Conditions should be just about heavenly for viewing this weekend's Perseid meteor shower, typically one of the year's most spectacular arrays of shooting stars.
First there's the timing: Saturday night into early Sunday morning. That means kids can stay up late for a little stargazing in the name of science. Just tell 'em how the meteors are wee grains of dust that appear when Earth passes through the tail of comet Swift-Tuttle. And they're traveling at an astounding 130,000 mph.
Then there's the moon, or lack thereof. The moon, a waning crescent, won't rise until about 3 a.m. Sunday, leaving the sky unobscured.
Simplicity, too, is a plus. Forget telescopes or planetarium shows. Your naked eyes and a lawn chair in your backyard are all you'll need.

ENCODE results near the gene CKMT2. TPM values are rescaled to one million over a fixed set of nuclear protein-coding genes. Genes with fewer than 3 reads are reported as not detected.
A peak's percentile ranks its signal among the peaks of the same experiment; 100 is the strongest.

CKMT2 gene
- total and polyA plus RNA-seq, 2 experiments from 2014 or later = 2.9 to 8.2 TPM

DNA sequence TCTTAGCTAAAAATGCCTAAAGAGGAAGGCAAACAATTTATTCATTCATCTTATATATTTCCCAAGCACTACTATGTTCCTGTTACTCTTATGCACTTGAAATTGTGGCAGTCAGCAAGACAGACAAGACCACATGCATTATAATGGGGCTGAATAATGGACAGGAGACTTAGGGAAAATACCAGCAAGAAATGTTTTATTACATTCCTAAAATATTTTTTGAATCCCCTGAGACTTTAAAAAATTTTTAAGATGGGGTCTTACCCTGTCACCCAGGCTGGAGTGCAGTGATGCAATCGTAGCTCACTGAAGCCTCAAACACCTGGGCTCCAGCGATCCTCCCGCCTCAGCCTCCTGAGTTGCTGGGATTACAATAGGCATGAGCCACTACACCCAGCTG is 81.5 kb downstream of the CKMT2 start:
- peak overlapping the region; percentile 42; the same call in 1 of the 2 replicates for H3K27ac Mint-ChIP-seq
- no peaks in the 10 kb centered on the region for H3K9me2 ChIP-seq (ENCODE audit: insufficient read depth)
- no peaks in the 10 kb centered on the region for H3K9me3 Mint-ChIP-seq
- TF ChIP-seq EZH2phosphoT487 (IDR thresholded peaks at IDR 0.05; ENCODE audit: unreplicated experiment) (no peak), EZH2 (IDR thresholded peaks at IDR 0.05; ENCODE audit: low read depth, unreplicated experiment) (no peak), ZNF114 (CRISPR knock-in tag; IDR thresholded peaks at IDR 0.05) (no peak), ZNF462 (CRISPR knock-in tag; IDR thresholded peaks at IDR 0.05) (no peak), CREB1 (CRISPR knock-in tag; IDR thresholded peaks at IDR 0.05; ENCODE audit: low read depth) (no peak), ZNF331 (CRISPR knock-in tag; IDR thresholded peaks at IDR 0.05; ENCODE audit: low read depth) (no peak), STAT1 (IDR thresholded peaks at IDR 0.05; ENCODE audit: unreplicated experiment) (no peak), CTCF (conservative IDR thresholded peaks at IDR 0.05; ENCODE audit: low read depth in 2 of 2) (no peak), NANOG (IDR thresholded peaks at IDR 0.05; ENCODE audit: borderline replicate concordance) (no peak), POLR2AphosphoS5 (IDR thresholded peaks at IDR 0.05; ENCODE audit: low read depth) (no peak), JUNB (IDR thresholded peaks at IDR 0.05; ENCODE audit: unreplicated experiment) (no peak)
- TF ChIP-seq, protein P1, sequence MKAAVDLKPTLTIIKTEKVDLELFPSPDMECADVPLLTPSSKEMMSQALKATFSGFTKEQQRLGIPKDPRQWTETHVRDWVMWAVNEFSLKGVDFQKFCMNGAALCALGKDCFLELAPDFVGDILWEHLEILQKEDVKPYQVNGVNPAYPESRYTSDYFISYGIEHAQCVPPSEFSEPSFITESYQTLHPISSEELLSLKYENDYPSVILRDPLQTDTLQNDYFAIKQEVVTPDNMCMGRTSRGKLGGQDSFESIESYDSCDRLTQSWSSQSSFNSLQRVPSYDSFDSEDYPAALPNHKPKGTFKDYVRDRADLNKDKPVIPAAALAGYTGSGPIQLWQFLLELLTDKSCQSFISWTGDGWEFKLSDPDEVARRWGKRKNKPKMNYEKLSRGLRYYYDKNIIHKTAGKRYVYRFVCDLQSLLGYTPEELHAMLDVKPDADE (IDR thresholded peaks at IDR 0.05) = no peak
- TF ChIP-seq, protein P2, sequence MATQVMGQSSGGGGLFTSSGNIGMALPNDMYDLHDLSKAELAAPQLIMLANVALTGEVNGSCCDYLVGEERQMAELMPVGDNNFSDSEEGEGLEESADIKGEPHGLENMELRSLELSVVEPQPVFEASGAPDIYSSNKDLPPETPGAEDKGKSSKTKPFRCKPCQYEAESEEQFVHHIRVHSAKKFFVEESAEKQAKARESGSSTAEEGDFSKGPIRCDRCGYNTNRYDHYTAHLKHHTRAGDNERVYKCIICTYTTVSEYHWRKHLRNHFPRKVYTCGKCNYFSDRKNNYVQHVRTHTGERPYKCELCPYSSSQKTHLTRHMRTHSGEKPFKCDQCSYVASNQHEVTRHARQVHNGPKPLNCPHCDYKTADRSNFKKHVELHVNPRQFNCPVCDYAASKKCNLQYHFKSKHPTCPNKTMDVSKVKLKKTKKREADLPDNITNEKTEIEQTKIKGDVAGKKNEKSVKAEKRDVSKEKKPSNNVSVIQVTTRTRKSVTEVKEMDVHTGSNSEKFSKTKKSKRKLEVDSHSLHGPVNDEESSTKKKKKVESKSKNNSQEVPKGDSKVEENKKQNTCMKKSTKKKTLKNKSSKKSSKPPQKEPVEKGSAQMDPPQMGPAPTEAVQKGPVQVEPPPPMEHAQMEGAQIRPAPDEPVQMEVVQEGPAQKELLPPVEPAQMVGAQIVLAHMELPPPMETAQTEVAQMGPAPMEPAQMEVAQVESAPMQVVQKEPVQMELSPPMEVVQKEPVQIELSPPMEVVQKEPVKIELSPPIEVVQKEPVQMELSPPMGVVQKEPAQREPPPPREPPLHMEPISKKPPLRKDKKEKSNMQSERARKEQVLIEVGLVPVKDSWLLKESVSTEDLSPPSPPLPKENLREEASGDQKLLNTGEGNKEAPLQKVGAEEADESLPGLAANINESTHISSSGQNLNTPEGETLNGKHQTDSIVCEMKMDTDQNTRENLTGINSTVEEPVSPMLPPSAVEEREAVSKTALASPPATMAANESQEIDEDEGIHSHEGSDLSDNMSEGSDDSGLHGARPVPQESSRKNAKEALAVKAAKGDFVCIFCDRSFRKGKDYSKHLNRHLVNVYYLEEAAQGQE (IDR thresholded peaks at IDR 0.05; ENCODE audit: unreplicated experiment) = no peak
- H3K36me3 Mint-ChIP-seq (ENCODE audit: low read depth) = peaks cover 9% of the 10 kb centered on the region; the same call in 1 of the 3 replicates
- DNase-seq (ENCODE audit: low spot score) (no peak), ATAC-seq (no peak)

Of course, city lights could crowd out the peak parade of 50 to 60 meteors an hour, but even if you don't trek to the Everglades, you should still be able to view a decent sample.
One caveat: Though there's only a 30 percent chance of rain, forecasters say wandering clouds may partly veil the firmament. So let's hope the heavens cooperate.